The Gatling Gun (1971, directed by Robert Gordon)


In the post-civil war west, two Calvary troopers steal a Gatling Gun, the weapon that was invented to be such a powerful instrument of death that people would stop fighting wars just to avoid finding themselves in front of its barrel.  (It didn’t work out that way, of course.)  With the help of a pacifist reverend named Harper (John Carradine), they smuggle the gun into Apache territory.  Rev. Harper thinks that the gun is going to be destroyed and, thus, another instrument death will be eliminated. from the world  Instead, the greedy troopers are planning on selling the gun to Apache Chief Two Knife (Carlos Rivas).  Two Knife has promised a fortune’s worth of gold to anyone who can deliver to him the deadliest weapon in the west.

Before the gun can be exchanged, the reverend, his daughter, and the two deserters are intercepted by a group of Calvary troops led by Lt. Wayne Malcolm (Guy Stockwell).  One of the deserters is killed while the other, Pvt. Sneed (Robert Fuller) is captured.

However, Chief Two Knife still wants what he calls “the king gun.”  Malcolm and his troops find themselves pinned down by the Apaches.  Can Malcolm, with the help of a rancher (Phil Harris), a scout (Woody Strode), and a cook (Pat Buttram), keep both the gun and the all important firing pin from falling into the hands of Two Knife?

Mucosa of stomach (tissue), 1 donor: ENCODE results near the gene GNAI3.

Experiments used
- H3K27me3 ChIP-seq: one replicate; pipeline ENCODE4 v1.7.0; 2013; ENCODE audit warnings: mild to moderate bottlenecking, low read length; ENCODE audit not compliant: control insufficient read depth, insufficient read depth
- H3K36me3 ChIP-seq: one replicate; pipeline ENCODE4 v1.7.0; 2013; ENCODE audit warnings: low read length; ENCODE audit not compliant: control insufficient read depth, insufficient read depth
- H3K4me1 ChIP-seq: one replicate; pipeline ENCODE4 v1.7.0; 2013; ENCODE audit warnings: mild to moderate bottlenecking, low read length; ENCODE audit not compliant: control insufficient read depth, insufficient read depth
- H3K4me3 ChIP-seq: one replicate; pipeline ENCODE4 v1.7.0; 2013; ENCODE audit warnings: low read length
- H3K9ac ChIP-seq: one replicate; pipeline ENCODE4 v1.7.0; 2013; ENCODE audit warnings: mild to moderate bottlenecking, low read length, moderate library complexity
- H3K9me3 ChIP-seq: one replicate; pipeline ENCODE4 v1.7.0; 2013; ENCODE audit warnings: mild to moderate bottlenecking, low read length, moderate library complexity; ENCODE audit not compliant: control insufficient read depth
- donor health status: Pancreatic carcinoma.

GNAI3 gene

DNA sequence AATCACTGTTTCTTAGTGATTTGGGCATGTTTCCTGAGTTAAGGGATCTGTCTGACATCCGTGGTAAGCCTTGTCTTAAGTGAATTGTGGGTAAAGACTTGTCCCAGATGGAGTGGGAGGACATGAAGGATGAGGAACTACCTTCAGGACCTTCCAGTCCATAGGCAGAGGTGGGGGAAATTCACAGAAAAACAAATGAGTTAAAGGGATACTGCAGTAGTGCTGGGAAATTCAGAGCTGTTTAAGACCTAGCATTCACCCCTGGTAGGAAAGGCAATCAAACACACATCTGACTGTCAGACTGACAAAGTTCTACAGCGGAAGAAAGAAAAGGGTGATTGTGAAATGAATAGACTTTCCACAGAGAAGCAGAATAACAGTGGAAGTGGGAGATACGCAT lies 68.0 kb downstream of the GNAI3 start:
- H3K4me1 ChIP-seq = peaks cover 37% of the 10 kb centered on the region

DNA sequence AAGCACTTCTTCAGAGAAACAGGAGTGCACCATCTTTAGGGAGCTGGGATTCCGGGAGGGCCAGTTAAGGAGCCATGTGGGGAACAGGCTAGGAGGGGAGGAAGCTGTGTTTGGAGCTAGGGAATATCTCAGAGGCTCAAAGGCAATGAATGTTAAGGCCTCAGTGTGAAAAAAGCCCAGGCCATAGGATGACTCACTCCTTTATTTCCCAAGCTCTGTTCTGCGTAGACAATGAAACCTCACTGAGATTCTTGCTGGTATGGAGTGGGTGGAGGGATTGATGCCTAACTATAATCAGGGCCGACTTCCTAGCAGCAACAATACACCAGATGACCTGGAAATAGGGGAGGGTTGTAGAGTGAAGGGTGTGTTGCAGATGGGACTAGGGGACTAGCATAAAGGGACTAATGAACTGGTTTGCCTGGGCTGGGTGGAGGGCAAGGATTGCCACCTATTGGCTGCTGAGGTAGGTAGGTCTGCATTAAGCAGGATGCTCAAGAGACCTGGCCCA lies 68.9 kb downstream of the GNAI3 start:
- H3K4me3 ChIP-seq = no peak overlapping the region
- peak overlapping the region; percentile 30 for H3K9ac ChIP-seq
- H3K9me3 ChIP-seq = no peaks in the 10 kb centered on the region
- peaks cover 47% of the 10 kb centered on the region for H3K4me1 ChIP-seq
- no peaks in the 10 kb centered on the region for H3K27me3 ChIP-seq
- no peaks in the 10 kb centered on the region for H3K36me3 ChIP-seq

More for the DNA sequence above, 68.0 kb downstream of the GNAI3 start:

The Gatling Gun is a low-budget western that would probably be today forgotten except that it has fallen into the public domain and has been included in several DVD box sets.  It has the flat, generic look of a Western television show and Guy Stockwell’s stiff performance may be believable for a 19th century Calvary captain but it’s still doesn’t exactly make for compelling viewing.  The main problem is that the most exciting and interesting part of the story, the two deserters stealing the gun and tricking the Reverend into helping them, occurs off-screen and the movie instead begins with Malcolm capturing Sneed.

Western fans will mostly want to watch this one to see John Carradine and Woody Strode, two very different actors who were both favorites of John Ford’s and who appeared in several other, better westerns.  (Strode and Carradine had both previously appeared in The Man Who Shot Liberty Valance, to name just one example.)  Carradine is typically theatrical, delivering his lines like the old Shakespearean that he was.  Strode, as usual, is stoic but his imposing screen presence makes him the most memorable of the film’s heroes.  Also keep an eye out for Patrick “son of John” Wayne, playing the rancher’s son.

Though The Gatling Gun has the look of a film that was shot on a studio backlot in Hollywood, it was actually filmed, on location, in New Mexico.  The state’s then-governor, David Cargo, has a small role as Corporal Benton and is listed in the credits as “Honorable Governor David Cargo.”  A look at his imdb page reveals that David Cargo appeared in four films while he was governor.  All of them were filmed in New Mexico so I guess casting the governor was a requirement for filming in that state.  When Cargo left office in 1971, his movie career ended.

One response to “The Gatling Gun (1971, directed by Robert Gordon)

  1. Pingback: Lisa Marie’s Week In Review: 1/3/22 — 1/9/22 | Through the Shattered Lens

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